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Electromagnetic Pulse (EMP)...the ultimate threat

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  • #76
    a salaam alaikum
    Harry S. Truman, (1884-1972)
    “Never kick a fresh turd on a hot day.”

    Capt. E.J. Land USMC,
    “Just remember – life is hard. But it’s one hell of a lot harder if you’re stupid.

    George Washington, (1732-1799)
    "I hope I shall possess firmness and virtue enough to maintain what I consider the most enviable of all titles, the character of an honest man."

    Originally posted by Country_Jim
    ... Thus far, I am rooting for the zombies.

    Comment


    • #77
      A Salami sandwich to you!

      Comment


      • #78
        http://www.msn.com/en-us/news/us/gri...z&ocid=UE07DHP
        An early morning passerby phoned in a report of two people with flashlights prowling inside the fence of an electrical substation in Bakersfield, Calif. Utility workers from Pacific Gas & Electric Co. later found cut transformer wires.

        The following night, someone slashed wires to alarms and critical equipment at the substation, which serves 16,700 customers. A guard surprised one intruder, who fled. Police never learned the identities or motive of the burglars.

        The Bakersfield attacks last year were among dozens of break-ins examined by The Wall Street Journal that show how, despite federal orders to secure the power grid, tens of thousands of substations are still vulnerable to saboteurs.

        The U.S. electric system is in danger of widespread blackouts lasting days, weeks or longer through the destruction of sensitive, hard-to-replace equipment. Yet records are so spotty that no government agency can offer an accurate tally of substation attacks, whether for vandalism, theft or more nefarious purposes.

        Most substations are unmanned and often protected chiefly by chain-link fences. Many have no electronic security, leaving attacks unnoticed until after the damage is done. Even if there are security cameras, they often prove worthless. In some cases, alarms are simply ignored.

        The vulnerability of substations was broadly revealed in a Journal account of a 2013 attack on PG&E’s Metcalf facility near San Jose, Calif. Gunmen knocked out 17 transformers that help power Silicon Valley; a blackout was narrowly averted. The assailants were never caught.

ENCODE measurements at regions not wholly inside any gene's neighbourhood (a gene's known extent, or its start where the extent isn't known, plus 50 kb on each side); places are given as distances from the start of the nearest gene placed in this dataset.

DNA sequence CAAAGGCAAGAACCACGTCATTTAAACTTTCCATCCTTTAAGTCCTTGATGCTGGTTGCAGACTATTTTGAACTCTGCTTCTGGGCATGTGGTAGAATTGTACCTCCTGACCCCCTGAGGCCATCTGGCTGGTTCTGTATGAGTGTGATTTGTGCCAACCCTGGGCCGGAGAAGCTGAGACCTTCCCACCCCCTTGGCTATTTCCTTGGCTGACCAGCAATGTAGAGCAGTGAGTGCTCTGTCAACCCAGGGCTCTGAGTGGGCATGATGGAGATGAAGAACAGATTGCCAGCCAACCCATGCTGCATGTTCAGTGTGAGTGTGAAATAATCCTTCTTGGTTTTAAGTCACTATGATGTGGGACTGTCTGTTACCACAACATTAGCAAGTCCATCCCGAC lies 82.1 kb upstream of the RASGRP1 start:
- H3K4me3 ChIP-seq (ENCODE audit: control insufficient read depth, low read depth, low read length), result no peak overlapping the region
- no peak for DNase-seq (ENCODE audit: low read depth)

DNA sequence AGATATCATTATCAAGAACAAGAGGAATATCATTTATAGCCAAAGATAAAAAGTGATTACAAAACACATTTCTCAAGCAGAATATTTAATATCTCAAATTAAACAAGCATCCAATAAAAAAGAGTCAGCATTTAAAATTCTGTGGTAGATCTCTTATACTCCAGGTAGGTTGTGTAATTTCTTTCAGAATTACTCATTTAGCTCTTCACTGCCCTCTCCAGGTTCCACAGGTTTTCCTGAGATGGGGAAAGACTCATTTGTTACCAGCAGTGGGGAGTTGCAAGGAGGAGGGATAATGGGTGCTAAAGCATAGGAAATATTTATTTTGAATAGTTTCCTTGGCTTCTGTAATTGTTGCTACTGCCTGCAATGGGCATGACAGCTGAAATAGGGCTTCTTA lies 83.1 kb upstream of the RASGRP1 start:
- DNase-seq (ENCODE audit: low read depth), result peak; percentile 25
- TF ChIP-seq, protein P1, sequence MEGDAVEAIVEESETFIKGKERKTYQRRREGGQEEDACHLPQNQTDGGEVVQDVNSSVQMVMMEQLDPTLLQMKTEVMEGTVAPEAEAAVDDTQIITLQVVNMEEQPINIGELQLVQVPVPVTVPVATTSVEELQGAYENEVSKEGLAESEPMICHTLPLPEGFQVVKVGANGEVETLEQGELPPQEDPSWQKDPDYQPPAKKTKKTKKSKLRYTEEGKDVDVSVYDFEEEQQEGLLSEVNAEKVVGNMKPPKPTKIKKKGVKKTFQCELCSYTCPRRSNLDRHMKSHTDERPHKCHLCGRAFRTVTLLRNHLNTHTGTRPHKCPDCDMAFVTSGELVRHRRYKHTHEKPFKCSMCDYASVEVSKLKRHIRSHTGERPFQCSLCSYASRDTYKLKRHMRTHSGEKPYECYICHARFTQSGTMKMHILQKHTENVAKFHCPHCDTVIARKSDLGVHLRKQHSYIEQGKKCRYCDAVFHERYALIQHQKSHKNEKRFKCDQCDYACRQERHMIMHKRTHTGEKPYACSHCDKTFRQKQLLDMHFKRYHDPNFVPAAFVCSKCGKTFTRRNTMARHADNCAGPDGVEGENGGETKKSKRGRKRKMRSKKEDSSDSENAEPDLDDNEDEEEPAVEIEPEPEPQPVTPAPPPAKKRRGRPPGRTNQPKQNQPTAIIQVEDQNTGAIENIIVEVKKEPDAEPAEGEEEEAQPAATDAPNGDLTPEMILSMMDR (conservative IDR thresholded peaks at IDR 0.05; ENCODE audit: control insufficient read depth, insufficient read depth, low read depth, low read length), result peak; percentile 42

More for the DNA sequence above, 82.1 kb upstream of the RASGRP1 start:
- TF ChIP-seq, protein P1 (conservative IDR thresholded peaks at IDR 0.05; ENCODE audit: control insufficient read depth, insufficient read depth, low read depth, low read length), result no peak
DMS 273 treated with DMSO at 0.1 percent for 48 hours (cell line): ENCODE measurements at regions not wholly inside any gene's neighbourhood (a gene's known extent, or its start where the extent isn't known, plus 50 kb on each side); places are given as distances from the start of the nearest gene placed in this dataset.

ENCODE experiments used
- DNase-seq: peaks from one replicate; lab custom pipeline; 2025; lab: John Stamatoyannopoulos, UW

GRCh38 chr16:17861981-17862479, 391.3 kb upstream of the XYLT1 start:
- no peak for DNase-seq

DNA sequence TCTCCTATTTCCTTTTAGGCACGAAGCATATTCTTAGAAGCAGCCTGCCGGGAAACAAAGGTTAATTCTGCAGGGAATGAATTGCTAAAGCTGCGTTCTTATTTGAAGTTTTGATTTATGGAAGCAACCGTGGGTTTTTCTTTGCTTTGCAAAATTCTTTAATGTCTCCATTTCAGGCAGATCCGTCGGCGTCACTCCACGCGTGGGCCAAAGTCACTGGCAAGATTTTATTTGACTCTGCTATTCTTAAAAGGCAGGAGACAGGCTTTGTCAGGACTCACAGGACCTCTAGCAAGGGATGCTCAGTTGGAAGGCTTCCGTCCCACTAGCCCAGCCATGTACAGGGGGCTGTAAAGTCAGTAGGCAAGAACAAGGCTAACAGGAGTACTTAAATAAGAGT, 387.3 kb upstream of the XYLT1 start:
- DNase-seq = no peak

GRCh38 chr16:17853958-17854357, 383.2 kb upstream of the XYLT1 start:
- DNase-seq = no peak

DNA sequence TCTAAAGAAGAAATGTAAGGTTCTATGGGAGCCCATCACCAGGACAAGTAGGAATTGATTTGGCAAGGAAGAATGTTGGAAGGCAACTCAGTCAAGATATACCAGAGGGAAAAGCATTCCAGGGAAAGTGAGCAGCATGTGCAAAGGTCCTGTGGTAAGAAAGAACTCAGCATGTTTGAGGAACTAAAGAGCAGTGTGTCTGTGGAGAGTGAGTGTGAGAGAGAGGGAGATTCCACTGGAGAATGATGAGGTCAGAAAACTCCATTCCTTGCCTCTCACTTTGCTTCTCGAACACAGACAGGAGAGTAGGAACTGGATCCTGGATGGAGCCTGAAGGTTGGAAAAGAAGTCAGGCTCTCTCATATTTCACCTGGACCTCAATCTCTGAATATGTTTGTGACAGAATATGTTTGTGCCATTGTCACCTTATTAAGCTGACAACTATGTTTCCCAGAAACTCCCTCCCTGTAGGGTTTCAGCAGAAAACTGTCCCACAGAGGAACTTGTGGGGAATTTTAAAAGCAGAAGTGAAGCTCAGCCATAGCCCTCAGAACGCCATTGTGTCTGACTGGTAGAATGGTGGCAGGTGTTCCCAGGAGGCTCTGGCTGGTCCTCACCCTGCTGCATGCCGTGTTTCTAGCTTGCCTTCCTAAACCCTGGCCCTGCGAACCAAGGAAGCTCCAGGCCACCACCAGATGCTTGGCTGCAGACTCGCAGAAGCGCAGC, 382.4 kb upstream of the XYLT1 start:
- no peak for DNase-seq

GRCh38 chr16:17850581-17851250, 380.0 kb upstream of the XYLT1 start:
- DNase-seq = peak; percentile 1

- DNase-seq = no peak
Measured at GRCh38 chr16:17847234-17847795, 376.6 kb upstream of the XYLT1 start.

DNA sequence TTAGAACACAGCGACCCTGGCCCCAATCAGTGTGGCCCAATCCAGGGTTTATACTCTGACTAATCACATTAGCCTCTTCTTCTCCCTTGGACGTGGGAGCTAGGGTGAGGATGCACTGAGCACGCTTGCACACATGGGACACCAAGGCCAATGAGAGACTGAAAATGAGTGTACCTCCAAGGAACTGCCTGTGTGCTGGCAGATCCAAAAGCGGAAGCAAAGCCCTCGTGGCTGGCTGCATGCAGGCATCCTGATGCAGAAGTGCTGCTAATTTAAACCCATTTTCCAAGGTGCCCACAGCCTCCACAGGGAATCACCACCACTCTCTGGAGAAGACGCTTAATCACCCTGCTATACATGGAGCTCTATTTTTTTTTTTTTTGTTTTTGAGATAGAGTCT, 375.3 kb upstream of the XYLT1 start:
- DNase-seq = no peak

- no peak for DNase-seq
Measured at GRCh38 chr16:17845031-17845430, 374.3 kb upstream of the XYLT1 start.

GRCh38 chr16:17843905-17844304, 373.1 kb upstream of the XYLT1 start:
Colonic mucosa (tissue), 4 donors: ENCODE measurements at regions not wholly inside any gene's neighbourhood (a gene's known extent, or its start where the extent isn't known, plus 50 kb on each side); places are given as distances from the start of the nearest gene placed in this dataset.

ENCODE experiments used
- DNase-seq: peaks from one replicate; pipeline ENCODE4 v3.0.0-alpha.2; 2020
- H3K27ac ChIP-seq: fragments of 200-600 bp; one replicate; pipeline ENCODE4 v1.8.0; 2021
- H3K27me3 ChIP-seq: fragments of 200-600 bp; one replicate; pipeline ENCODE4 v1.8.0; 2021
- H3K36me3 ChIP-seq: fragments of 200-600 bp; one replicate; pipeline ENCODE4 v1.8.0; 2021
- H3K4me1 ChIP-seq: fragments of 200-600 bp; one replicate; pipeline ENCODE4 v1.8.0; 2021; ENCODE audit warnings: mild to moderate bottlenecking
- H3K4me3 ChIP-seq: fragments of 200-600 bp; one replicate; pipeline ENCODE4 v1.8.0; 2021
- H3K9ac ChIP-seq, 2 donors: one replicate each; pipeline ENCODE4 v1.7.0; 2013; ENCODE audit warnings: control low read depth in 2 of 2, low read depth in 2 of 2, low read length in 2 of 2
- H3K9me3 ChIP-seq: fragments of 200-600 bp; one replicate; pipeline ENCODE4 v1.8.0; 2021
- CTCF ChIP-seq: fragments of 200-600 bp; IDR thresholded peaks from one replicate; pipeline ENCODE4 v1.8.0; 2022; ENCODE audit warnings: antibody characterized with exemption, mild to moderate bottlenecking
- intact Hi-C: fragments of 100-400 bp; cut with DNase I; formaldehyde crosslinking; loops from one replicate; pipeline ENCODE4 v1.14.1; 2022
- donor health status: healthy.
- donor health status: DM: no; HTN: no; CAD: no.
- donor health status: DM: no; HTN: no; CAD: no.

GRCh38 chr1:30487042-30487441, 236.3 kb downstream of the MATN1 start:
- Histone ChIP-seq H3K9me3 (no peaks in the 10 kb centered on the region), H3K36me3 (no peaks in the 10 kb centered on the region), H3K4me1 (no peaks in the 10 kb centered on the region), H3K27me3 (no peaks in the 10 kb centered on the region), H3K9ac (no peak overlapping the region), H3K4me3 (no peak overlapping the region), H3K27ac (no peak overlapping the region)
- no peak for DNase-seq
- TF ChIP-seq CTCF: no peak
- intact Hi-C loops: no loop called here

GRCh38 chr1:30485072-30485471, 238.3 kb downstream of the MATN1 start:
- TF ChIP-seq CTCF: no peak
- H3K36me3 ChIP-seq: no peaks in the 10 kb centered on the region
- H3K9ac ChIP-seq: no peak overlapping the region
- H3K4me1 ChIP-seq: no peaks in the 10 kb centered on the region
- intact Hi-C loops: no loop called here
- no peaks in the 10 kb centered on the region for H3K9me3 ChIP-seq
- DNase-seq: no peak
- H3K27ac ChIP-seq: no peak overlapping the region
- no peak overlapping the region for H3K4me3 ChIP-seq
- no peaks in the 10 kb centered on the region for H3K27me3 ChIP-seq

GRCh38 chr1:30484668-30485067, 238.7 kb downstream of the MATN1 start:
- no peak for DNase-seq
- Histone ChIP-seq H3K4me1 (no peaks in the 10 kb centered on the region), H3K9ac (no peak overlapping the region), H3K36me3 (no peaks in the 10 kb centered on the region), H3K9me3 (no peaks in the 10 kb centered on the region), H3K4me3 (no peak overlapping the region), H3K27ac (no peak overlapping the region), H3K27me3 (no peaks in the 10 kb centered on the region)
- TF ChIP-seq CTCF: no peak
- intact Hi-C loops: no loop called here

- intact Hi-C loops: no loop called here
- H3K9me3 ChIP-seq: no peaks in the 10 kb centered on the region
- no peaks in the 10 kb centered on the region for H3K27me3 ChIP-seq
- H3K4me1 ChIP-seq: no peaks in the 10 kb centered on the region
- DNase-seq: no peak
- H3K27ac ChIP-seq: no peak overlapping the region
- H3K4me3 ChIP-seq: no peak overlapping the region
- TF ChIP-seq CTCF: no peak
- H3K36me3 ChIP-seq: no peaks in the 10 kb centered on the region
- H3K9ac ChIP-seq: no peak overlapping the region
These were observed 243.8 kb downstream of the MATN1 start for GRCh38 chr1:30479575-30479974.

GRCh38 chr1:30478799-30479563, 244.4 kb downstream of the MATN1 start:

The following year, the Federal Energy Regulatory Commission, which regulates the country’s interstate power system, began requiring that utilities better protect any substation that could disable parts of the U.S. grid if attacked.

        FERC’s new rule, however, doesn’t extend to tens of thousands of smaller substations, including Metcalf and the one in Bakersfield. Security experts say a simultaneous attack on several of these substations also could destabilize the grid and cause widespread blackouts.

        Gerry Cauley, head of the North American Electric Reliability Corp., —which writes standards for the grid—was asked at a FERC hearing in June on grid security what kept him up at night. He said the prospect of “eight or 10 vans going to different sites and blowing things up.” Recovery from a coordinated attack, he said, could take weeks or months.

        The Metcalf substation, while undergoing security upgrades, was hit again in August 2014. Intruders cut through fences and burglarized equipment containers, triggering at least 14 alarms over four hours. Utility employees didn’t call police or alert guards, who were stationed at the site, according to a state inquiry.

        Three days after the break-in, Stephanie Douglas, PG&E’s senior director of corporate security, sent a memo to the utility’s president saying security was in a fail mode, and her department lacked clout and resources: She had 26 full-time jobs to protect 900 substations, as well gas pipelines and other utility assets.

        Ms. Douglas, no longer with PG&E, declined an interview request. PG&E spokesman Matt Nauman said the utility has responded with a $200-million program that includes better security equipment, more training and hiring.